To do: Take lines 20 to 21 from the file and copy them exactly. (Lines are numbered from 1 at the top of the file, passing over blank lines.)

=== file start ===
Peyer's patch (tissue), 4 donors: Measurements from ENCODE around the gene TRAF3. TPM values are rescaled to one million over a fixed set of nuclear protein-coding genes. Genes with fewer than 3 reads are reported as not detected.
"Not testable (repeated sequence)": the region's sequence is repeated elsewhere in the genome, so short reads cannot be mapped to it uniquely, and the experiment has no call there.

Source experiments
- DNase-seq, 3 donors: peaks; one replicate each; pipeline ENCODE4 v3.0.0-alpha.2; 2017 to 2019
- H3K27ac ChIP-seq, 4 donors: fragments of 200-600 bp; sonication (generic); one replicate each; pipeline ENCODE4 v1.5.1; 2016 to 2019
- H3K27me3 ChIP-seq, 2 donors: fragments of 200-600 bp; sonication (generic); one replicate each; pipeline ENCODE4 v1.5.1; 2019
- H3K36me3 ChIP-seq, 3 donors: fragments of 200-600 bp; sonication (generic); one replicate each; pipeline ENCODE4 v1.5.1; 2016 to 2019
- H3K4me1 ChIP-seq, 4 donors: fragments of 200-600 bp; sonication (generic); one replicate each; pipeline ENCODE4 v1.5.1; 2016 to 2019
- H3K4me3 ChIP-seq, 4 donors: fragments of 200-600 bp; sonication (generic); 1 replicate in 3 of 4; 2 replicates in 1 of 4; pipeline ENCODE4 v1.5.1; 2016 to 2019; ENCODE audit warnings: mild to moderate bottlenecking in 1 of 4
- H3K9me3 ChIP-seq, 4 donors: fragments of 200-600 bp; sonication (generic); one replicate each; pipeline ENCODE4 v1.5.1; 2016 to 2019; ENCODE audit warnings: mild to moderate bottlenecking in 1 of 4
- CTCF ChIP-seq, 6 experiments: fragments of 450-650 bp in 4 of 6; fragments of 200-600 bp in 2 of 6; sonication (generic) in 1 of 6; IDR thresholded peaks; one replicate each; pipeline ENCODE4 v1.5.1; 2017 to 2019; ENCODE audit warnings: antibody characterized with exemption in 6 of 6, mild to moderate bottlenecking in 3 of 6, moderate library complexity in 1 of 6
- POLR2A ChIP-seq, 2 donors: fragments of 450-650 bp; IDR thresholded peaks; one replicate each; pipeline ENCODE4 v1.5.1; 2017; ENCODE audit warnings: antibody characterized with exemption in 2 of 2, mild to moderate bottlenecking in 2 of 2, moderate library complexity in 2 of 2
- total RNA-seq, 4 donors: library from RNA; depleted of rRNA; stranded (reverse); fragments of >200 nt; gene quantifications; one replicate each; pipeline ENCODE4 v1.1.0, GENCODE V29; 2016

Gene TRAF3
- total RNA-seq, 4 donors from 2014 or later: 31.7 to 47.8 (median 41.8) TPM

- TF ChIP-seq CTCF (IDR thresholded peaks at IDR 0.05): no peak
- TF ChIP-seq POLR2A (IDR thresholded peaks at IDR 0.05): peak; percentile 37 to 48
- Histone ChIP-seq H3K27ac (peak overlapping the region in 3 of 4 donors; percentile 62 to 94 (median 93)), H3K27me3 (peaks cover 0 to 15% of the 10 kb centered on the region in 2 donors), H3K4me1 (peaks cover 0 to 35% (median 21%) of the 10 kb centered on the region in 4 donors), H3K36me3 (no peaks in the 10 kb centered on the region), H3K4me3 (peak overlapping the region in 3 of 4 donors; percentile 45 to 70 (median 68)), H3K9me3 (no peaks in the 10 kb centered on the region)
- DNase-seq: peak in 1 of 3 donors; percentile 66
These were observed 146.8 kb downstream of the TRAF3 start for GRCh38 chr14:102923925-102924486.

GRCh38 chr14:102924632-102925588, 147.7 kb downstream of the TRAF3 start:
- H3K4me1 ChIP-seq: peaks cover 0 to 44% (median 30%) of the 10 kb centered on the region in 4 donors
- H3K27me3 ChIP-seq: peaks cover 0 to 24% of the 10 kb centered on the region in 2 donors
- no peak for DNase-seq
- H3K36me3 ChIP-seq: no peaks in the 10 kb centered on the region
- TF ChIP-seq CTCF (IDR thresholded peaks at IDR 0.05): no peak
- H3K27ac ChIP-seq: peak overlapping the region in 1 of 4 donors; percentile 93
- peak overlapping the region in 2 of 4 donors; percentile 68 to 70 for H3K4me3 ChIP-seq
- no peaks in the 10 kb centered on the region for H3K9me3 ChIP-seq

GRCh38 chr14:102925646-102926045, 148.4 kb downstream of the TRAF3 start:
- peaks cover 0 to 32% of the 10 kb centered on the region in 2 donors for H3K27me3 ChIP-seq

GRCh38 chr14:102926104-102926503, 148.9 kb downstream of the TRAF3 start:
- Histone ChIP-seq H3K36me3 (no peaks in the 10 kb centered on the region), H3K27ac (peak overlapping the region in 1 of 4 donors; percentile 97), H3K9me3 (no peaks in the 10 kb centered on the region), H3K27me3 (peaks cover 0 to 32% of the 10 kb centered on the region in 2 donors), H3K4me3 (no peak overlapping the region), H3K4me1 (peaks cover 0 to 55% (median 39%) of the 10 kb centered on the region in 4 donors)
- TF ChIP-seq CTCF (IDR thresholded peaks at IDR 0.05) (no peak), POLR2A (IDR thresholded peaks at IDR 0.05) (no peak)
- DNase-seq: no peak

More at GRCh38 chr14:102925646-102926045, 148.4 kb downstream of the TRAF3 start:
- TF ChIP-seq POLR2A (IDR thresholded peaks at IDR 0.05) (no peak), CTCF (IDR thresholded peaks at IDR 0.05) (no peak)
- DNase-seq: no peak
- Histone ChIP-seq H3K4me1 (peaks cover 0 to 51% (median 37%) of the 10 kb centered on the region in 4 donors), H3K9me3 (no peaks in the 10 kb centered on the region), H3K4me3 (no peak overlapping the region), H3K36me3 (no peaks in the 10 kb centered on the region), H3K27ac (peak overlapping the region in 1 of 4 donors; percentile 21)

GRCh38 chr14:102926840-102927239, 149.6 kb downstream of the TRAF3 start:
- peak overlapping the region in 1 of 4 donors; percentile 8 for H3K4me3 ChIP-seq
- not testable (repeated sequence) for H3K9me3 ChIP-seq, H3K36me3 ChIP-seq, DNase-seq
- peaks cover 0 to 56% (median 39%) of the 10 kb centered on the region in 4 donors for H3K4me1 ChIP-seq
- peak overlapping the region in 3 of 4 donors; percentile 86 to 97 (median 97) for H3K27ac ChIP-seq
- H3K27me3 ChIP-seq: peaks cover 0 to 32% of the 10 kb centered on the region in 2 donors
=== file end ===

These were observed 146.8 kb downstream of the TRAF3 start for GRCh38 chr14:102923925-102924486.

GRCh38 chr14:102924632-102925588, 147.7 kb downstream of the TRAF3 start: